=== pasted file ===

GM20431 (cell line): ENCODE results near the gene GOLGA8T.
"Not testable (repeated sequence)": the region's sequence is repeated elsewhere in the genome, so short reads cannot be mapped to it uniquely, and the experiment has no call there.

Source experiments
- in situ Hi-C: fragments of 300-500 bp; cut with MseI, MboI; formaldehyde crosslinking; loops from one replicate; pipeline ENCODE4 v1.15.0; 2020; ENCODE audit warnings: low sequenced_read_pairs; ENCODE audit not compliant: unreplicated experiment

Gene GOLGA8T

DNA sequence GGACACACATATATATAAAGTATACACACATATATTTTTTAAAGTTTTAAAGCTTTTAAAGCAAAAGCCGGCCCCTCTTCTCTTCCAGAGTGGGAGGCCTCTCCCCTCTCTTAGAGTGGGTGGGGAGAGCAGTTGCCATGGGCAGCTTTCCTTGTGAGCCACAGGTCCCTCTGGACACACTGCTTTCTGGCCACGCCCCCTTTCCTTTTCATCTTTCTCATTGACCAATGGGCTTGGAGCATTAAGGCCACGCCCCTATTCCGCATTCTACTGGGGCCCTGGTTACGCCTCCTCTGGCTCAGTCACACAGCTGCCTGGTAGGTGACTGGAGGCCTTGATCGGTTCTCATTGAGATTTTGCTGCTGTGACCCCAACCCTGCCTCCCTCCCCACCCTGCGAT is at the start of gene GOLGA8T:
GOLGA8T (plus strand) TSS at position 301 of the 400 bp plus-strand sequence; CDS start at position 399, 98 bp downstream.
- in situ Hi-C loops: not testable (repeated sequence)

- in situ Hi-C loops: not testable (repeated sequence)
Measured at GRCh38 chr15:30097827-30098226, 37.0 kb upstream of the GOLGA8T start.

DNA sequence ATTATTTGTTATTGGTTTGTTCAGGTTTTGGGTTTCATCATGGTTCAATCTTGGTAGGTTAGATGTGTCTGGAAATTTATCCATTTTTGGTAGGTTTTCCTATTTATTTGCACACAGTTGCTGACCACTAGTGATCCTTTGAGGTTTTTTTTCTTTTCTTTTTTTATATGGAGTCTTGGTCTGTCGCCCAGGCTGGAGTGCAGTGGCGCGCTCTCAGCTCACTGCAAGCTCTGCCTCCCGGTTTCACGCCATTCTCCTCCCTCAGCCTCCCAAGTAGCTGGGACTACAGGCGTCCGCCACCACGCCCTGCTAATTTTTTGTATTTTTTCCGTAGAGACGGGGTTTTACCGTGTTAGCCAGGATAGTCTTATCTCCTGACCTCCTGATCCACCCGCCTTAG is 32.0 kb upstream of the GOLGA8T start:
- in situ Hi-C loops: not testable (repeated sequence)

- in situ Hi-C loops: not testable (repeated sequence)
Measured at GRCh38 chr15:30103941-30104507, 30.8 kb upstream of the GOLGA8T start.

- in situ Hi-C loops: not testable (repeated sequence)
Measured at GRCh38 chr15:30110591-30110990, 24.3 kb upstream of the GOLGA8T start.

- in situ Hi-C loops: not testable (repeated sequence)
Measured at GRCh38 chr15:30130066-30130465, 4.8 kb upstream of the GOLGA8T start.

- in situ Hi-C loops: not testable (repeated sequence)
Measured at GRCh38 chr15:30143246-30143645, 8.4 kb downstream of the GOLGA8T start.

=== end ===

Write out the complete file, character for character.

GM20431 (cell line): ENCODE results near the gene GOLGA8T.
"Not testable (repeated sequence)": the region's sequence is repeated elsewhere in the genome, so short reads cannot be mapped to it uniquely, and the experiment has no call there.

Source experiments
- in situ Hi-C: fragments of 300-500 bp; cut with MseI, MboI; formaldehyde crosslinking; loops from one replicate; pipeline ENCODE4 v1.15.0; 2020; ENCODE audit warnings: low sequenced_read_pairs; ENCODE audit not compliant: unreplicated experiment

Gene GOLGA8T

DNA sequence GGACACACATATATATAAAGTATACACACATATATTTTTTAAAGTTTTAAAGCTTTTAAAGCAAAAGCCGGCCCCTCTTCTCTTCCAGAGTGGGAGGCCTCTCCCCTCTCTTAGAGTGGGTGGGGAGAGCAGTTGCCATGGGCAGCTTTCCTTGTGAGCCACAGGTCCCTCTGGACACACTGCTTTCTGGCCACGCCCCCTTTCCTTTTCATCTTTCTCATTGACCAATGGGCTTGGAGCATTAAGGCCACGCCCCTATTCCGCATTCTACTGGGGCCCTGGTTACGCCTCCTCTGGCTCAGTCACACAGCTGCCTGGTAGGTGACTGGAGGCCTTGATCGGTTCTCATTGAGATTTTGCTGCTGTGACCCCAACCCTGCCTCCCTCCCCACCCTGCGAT is at the start of gene GOLGA8T:
GOLGA8T (plus strand) TSS at position 301 of the 400 bp plus-strand sequence; CDS start at position 399, 98 bp downstream.
- in situ Hi-C loops: not testable (repeated sequence)

- in situ Hi-C loops: not testable (repeated sequence)
Measured at GRCh38 chr15:30097827-30098226, 37.0 kb upstream of the GOLGA8T start.

DNA sequence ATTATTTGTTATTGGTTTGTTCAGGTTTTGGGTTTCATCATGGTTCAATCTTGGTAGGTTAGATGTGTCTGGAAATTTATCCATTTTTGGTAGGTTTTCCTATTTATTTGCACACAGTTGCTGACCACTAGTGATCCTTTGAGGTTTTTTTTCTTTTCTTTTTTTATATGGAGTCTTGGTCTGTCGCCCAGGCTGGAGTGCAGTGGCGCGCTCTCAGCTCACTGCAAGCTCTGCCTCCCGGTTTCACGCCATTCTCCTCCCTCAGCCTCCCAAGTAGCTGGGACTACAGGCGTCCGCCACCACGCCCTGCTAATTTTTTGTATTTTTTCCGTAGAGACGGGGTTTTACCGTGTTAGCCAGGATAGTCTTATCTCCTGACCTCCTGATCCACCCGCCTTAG is 32.0 kb upstream of the GOLGA8T start:
- in situ Hi-C loops: not testable (repeated sequence)

- in situ Hi-C loops: not testable (repeated sequence)
Measured at GRCh38 chr15:30103941-30104507, 30.8 kb upstream of the GOLGA8T start.

- in situ Hi-C loops: not testable (repeated sequence)
Measured at GRCh38 chr15:30110591-30110990, 24.3 kb upstream of the GOLGA8T start.

- in situ Hi-C loops: not testable (repeated sequence)
Measured at GRCh38 chr15:30130066-30130465, 4.8 kb upstream of the GOLGA8T start.

- in situ Hi-C loops: not testable (repeated sequence)
Measured at GRCh38 chr15:30143246-30143645, 8.4 kb downstream of the GOLGA8T start.